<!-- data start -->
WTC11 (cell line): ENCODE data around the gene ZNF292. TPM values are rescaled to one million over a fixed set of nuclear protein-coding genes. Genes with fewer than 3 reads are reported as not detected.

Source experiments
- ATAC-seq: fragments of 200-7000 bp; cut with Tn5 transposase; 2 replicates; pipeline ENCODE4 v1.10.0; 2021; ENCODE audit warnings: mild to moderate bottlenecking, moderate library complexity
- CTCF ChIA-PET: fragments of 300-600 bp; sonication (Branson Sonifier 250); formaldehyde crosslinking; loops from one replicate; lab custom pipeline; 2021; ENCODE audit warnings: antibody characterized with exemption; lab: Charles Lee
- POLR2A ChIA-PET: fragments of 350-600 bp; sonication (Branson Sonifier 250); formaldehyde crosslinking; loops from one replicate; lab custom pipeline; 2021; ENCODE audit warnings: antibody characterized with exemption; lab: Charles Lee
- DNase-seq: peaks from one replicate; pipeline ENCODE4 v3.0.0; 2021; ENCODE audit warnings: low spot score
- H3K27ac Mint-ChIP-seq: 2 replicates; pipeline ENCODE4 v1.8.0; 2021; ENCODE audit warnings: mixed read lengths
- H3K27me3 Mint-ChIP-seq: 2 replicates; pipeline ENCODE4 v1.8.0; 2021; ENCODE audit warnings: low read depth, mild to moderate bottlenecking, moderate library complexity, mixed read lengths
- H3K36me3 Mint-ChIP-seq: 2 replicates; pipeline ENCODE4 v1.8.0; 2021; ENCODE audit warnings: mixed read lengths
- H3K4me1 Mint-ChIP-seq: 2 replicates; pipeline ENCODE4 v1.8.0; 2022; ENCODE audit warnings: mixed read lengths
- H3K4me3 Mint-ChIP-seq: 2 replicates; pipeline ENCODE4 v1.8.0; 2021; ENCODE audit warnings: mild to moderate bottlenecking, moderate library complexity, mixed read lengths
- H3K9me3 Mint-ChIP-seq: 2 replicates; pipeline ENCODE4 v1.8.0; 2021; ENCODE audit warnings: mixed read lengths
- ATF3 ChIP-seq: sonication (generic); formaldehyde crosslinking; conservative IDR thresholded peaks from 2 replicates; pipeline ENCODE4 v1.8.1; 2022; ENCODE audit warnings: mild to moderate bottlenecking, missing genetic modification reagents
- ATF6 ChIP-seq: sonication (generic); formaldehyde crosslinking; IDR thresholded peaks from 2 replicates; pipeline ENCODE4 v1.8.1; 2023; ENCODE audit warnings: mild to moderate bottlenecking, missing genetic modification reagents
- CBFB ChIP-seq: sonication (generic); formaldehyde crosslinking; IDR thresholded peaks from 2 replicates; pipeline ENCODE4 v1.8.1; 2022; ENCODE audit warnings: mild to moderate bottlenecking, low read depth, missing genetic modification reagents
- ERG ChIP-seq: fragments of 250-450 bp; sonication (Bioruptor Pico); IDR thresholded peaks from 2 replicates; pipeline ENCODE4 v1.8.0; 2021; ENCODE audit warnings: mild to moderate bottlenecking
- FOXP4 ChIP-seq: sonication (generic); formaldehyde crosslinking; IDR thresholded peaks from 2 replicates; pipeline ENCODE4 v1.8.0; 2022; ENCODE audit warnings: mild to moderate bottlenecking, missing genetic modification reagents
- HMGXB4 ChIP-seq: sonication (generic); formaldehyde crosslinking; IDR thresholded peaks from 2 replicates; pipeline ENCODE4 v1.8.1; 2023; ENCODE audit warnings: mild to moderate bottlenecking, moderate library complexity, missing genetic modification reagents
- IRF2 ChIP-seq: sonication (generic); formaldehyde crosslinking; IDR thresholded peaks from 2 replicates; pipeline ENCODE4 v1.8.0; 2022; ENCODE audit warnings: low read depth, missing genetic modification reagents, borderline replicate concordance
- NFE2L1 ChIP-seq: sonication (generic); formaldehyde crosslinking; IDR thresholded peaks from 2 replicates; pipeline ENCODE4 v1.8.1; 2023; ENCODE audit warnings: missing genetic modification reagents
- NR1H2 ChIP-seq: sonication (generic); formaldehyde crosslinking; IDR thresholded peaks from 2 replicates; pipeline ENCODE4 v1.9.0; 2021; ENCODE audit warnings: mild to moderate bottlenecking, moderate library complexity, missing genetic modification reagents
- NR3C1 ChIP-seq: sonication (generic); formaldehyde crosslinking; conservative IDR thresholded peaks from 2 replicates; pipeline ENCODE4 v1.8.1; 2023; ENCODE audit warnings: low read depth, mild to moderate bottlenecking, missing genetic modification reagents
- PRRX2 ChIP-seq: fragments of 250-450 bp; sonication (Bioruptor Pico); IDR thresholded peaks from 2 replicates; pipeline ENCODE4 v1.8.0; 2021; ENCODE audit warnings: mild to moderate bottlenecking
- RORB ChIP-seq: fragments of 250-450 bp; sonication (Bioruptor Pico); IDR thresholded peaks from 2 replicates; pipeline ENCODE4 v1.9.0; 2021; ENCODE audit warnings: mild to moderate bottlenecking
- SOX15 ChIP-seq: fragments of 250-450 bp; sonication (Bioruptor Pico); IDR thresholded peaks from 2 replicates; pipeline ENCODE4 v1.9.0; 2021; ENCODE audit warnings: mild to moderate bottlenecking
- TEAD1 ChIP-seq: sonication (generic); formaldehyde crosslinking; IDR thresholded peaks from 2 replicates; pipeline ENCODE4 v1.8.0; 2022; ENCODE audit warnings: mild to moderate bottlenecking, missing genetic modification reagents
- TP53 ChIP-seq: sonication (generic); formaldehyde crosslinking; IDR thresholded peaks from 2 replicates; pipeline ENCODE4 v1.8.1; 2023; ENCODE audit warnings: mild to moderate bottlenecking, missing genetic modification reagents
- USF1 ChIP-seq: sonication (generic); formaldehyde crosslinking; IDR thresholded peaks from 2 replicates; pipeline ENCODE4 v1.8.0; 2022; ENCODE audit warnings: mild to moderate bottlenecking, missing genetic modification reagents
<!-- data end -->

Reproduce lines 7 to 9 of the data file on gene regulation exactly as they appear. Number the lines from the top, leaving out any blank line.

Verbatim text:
- H3K27ac Mint-ChIP-seq: 2 replicates; pipeline ENCODE4 v1.8.0; 2021; ENCODE audit warnings: mixed read lengths
- H3K27me3 Mint-ChIP-seq: 2 replicates; pipeline ENCODE4 v1.8.0; 2021; ENCODE audit warnings: low read depth, mild to moderate bottlenecking, moderate library complexity, mixed read lengths
- H3K36me3 Mint-ChIP-seq: 2 replicates; pipeline ENCODE4 v1.8.0; 2021; ENCODE audit warnings: mixed read lengths